Millions of small, high-altitude lakes freeze their surface waters each winter season. Observations, however, reveal that their water temperature is increasing and the ice-on period is declining. Altering the thermal regime of ice-covered lakes have multiple impacts, including the loss of ecosystem services to increments in greenhouse gas emissions. These pervasive changes are affected by the heating rate of under-ice waters, which in turn regulates the water-to-ice heat flux, and therefore the rate of ice melting. In such aquatic systems, solar radiation warms the water beneath a diffusive boundary layer, thereby increasing its density and providing energy for convection in a diurnally-active mixing layer. Shallow regions are differentially heated to warmer temperatures, driving downslope buoyancy-driven currents that transport warm water to the interior basin. We characterize the energetics of these processes, focusing on the rate at which solar radiation supplies energy that is available to drive fluid motion. Using numerical simulations, we show that advective fluxes due to differential heating contribute to the evolution of the mixed-layer in waterbodies with significant shallow areas. We use a heat balance to assess the relative importance of differential heating to the one-dimensional effects of radiative heating and diffusive cooling at the ice-water interface in waterbodies of varying morphologies.

How to cite: Ulloa, H. N., Winters, K. B., Wüest, A., and Bouffard, D.: Radiative heating of ice-covered waterbodies of varying morphologies, EGU General Assembly 2020, Online, 4–8 May 2020, EGU2020-20332, https://doi.org/10.5194/egusphere-egu2020-20332, 2020

D2765 |
Lucile Ricard, Marie-Noelle Houssais, Christophe Herbaut, Alexander Fraser, Rob Massom, and Anne-Cecile Blaizot


Passive microwave remote sensing observations and atmospheric data are used to characterize the impact of the Mertz Glacier Tongue (MGT) calving in February 2010 on the sea ice conditions in the D’Urville Trough, East Antarctic shelf (139°E-141°E). The main objective is to determine if conditions for dense shelf water production in this area were possibly influenced by the calving. In particular, we look for the existence of winter polynyas capable of sustaining significant sea ice production, a prerequisite for the formation of dense, saline waters. We show that polynyas in the D'Urville area are part of a complex icescape made of fast ice and drifting pack ice. The seasonal evolution of this icescape has been profoundly modified with the calving of the MGT and opening of new polynyas. Pre-calving and post-calving sea ice concentrations are analyzed to identify major patterns of variability. Examination of the fast ice distribution and atmospheric forcing helps to develop a scenario for the formation of low sea ice concentration regions and their relation to the sea ice fluxes, supporting the conclusion that the role of the Adelie Bank as a barrier to the drift ice may have strengthened after the calving.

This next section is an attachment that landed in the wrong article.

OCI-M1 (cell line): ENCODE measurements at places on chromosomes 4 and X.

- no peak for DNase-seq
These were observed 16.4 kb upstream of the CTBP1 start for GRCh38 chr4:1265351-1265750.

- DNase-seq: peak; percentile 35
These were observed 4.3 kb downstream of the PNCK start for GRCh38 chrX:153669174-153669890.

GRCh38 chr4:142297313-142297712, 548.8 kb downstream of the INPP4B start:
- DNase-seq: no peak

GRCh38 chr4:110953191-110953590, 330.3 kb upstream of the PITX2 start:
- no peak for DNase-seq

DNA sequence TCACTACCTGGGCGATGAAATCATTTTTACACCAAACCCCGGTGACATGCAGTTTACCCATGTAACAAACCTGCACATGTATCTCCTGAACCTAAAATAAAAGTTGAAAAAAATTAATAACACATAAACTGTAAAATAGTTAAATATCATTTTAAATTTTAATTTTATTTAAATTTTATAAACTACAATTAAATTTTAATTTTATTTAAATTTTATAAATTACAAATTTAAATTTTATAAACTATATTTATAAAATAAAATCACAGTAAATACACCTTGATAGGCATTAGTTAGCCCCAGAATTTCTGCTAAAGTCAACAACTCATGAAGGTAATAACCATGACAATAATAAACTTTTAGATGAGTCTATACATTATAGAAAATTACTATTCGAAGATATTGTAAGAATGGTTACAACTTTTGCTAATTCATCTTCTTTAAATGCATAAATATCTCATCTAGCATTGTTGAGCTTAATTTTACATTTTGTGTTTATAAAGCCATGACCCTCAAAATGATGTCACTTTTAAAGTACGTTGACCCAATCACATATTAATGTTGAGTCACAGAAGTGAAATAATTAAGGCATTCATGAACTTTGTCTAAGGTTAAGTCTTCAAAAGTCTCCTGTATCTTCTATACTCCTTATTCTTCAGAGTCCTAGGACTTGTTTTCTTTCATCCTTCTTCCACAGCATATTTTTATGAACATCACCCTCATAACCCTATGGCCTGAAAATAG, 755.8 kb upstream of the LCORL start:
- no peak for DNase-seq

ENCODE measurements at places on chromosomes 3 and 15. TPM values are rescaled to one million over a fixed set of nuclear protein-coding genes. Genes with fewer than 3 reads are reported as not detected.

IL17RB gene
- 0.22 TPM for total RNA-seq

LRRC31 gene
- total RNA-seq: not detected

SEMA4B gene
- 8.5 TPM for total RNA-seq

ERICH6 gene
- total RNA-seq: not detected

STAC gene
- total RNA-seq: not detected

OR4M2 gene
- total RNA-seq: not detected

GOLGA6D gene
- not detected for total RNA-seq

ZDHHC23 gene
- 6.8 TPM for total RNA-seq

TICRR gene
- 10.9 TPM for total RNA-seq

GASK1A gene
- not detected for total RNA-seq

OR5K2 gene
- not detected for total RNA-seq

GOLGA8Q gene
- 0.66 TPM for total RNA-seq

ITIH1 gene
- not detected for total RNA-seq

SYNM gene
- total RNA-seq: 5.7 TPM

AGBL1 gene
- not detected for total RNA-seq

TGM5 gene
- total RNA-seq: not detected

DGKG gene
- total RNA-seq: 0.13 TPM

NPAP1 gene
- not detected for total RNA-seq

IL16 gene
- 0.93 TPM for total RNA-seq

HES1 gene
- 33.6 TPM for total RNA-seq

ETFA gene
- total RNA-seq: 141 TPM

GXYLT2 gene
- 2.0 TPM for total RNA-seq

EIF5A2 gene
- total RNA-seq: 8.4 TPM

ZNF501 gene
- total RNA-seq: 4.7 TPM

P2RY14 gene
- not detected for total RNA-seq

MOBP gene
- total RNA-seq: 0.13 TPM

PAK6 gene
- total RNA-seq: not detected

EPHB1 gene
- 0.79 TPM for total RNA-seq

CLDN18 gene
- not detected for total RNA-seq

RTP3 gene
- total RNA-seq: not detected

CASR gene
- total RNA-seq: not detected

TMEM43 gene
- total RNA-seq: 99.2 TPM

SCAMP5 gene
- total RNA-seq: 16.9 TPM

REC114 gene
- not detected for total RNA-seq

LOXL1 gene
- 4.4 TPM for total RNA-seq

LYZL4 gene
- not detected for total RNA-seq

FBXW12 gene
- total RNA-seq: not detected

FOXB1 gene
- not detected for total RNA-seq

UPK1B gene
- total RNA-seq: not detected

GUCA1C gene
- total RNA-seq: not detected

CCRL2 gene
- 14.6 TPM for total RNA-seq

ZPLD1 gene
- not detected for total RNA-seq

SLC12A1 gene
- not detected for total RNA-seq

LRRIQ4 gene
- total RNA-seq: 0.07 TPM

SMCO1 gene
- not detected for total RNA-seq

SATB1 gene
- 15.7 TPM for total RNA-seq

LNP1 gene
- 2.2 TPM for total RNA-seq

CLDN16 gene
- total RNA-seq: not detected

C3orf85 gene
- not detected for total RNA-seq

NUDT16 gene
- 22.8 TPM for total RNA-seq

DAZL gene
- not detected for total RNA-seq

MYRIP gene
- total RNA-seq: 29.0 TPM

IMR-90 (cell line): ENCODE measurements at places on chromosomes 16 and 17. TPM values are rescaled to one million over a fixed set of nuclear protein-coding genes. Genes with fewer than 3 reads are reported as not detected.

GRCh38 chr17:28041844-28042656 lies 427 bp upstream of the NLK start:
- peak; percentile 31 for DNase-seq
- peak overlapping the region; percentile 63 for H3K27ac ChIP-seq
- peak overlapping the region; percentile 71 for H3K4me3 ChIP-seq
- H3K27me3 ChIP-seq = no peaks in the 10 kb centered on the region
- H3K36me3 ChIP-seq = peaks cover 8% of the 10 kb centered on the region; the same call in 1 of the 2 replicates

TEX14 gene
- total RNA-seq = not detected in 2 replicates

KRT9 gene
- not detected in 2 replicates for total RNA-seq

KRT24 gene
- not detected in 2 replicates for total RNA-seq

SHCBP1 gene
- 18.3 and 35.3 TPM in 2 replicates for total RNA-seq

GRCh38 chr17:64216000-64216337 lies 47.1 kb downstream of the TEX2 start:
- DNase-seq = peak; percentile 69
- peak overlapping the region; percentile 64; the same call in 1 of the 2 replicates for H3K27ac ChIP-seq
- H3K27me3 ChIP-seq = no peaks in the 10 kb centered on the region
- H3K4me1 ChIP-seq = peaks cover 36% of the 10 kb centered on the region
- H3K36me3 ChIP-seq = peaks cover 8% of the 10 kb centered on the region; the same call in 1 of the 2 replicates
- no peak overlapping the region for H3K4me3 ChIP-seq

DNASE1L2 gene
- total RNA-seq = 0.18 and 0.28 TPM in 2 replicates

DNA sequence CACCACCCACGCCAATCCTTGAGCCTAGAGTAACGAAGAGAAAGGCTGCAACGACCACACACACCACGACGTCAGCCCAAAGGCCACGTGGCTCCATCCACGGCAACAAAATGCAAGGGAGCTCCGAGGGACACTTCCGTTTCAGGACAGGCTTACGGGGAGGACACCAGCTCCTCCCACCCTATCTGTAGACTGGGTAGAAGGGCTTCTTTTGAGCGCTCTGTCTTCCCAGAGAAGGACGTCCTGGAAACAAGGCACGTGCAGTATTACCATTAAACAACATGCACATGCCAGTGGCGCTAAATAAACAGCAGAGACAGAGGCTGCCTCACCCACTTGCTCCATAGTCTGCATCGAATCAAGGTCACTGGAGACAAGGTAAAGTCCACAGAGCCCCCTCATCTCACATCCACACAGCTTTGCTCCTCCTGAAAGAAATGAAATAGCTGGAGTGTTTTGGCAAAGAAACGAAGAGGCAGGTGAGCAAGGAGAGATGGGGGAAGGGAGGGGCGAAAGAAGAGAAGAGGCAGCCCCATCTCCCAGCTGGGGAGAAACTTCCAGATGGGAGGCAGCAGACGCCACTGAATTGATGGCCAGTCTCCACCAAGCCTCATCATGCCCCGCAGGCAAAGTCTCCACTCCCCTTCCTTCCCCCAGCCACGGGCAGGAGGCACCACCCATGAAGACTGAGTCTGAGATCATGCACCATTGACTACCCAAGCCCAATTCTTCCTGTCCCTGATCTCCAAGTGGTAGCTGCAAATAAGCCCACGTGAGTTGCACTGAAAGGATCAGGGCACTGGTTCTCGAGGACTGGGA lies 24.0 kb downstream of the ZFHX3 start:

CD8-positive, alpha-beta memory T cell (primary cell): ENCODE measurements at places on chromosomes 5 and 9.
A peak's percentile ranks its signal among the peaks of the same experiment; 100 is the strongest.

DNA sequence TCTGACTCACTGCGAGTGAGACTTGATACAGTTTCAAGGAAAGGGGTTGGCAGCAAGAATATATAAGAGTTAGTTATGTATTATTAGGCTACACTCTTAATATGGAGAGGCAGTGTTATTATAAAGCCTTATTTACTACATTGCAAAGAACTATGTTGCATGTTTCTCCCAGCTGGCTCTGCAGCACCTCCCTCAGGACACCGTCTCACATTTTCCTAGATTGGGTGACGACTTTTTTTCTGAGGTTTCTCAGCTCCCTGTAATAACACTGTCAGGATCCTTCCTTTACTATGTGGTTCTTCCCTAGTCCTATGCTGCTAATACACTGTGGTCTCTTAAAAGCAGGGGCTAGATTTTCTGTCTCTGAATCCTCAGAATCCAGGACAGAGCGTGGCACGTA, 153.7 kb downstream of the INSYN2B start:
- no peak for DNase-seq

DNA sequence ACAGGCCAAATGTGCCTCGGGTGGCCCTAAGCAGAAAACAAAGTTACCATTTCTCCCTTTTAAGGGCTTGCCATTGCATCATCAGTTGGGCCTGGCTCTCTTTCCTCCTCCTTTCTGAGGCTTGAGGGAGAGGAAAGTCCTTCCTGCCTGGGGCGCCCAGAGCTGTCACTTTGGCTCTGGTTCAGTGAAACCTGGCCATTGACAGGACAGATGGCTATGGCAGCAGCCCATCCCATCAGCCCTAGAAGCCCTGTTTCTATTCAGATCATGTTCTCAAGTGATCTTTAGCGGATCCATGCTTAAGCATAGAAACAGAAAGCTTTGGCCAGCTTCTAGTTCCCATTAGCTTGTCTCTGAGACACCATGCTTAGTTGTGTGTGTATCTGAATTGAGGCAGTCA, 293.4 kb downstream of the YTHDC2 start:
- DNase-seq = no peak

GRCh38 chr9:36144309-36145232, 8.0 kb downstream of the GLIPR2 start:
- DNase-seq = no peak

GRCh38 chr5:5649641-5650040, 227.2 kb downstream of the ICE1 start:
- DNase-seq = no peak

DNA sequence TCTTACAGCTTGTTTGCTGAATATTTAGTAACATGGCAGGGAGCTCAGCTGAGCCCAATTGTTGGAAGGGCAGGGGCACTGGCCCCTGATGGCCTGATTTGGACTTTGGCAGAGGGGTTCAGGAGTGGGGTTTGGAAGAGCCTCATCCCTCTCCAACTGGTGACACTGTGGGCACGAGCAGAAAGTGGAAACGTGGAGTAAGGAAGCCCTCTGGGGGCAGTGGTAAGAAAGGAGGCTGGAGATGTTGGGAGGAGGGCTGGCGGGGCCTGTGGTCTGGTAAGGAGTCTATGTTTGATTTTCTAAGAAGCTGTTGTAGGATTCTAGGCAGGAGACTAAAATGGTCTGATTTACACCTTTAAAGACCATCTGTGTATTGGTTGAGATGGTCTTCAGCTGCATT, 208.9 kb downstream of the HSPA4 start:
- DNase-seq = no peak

How to cite: Ricard, L., Houssais, M.-N., Herbaut, C., Fraser, A., Massom, R., and Blaizot, A.-C.: Impact of the Mertz Glacier Tongue calving on the emergence of polynyas in the d'Urville Trough, East Antarctica, EGU General Assembly 2020, Online, 4–8 May 2020, EGU2020-17820, https://doi.org/10.5194/egusphere-egu2020-17820, 2020

D2766 |
Srikanth Toppaladoddi and Andrew Wells

Arctic sea ice is one of the most sensitive components of the Earth’s climate system. The underlying ocean plays an important role in the evolution of the ice cover through its heat flux at the ice-ocean interface which moderates ice growth and melt. Despite its importance, the spatio-temporal variations of this heat flux are not well understood. In this work, we combine direct numerical simulations of turbulent convection over fractal surfaces and analysis of time-series data from the Surface Heat Budget of the Arctic Ocean (SHEBA) program using Multifractal Detrended Fluctuation Analysis (MFDFA) to understand the nature of fluctuations in this heat flux. We identify key physical processes associated with the observed Hurst exponents calculated by the MFDFA, and how these evolve over time. We also discuss ongoing work on constructing simple stochastic models of the ocean heat flux to the ice, and potential use as a parameterisation.

How to cite: Toppaladoddi, S. and Wells, A.: From red to white: the time-varying nature of ocean heat flux to Arctic sea ice, EGU General Assembly 2020, Online, 4–8 May 2020, EGU2020-13781, https://doi.org/10.5194/egusphere-egu2020-13781, 2020

D2767 |
Ute Hausmann, Jean-Baptiste Sallée, Nicolas Jourdain, Pierre Mathiot, Clement Rousset, Gurvan Madec, Julie Deshayes, and Tore Hattermann